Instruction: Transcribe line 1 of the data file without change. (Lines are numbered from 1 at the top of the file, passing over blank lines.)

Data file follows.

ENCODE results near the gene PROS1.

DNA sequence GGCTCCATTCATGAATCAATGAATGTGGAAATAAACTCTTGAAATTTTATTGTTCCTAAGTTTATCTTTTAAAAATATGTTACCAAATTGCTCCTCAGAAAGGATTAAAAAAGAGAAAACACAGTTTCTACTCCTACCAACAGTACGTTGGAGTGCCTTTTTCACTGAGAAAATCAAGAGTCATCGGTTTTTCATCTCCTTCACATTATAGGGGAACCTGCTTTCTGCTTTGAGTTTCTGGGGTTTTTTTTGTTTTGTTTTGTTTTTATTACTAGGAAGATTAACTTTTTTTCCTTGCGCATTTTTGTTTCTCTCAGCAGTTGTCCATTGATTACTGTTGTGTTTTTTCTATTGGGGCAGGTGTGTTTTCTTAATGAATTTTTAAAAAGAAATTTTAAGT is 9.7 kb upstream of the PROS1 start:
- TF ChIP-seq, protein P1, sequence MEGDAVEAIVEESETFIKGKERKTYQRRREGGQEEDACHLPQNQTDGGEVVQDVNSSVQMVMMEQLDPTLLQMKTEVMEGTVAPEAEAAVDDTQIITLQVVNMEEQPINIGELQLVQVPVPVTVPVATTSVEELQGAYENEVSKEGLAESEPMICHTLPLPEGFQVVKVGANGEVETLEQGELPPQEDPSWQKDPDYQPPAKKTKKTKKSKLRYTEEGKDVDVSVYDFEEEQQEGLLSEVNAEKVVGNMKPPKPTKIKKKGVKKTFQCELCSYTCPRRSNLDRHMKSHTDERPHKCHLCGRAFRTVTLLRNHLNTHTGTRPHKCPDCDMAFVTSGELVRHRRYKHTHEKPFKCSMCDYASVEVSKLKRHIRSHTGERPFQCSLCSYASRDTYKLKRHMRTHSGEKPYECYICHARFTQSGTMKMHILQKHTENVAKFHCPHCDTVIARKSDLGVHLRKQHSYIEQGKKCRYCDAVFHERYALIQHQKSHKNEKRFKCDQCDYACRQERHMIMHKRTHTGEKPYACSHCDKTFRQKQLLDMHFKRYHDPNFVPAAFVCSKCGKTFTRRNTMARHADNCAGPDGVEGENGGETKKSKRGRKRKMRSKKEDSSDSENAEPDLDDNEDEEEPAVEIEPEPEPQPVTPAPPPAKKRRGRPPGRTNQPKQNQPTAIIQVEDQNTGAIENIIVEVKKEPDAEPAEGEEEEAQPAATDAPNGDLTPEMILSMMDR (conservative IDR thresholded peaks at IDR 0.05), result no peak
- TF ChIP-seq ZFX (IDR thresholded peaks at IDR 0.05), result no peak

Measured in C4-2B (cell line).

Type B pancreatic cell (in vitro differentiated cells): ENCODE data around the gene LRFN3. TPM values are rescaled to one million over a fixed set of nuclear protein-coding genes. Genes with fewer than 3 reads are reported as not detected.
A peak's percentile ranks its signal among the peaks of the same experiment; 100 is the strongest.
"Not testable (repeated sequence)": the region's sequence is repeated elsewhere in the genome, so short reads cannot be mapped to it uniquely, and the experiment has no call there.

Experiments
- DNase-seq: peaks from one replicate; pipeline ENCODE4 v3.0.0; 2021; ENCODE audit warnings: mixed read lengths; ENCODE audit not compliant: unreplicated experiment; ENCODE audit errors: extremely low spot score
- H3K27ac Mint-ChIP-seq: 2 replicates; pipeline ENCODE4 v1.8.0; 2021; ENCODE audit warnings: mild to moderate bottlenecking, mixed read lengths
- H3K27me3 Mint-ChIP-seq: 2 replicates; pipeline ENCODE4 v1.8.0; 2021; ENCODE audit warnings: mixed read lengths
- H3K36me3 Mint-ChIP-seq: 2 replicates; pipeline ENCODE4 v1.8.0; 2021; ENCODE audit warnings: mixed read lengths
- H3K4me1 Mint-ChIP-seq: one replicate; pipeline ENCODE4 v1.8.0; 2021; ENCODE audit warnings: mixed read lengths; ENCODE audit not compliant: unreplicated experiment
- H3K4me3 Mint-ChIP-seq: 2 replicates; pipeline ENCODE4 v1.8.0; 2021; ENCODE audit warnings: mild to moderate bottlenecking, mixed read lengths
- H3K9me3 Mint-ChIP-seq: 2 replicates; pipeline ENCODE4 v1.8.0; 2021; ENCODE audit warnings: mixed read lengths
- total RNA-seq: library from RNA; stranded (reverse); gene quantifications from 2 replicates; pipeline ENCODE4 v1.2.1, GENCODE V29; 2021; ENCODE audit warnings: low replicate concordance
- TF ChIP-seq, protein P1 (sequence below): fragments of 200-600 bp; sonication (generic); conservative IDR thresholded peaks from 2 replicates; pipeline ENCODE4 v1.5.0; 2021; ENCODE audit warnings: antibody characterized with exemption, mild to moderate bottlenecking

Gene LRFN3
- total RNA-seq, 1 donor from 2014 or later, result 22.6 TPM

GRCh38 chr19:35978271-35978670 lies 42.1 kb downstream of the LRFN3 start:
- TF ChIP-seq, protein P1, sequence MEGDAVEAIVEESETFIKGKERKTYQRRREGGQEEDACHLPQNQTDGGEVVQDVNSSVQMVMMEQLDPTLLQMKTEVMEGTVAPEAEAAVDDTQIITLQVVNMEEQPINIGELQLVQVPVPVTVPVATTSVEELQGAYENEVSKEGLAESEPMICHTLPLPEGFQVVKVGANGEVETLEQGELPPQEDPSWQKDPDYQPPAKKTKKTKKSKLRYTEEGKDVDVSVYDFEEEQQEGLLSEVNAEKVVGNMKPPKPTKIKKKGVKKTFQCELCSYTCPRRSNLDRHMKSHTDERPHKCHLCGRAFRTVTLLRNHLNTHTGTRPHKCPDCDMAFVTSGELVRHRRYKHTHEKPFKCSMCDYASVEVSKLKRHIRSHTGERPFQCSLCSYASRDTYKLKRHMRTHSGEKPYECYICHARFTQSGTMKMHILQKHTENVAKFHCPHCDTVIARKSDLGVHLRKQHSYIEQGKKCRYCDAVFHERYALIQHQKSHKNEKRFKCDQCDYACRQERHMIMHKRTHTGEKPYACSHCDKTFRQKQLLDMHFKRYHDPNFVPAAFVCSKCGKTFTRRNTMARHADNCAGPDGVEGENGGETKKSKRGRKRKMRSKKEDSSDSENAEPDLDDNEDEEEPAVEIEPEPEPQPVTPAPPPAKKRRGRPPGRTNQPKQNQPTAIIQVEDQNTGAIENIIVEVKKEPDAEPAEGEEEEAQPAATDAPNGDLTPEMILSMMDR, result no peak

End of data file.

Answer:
ENCODE results near the gene PROS1.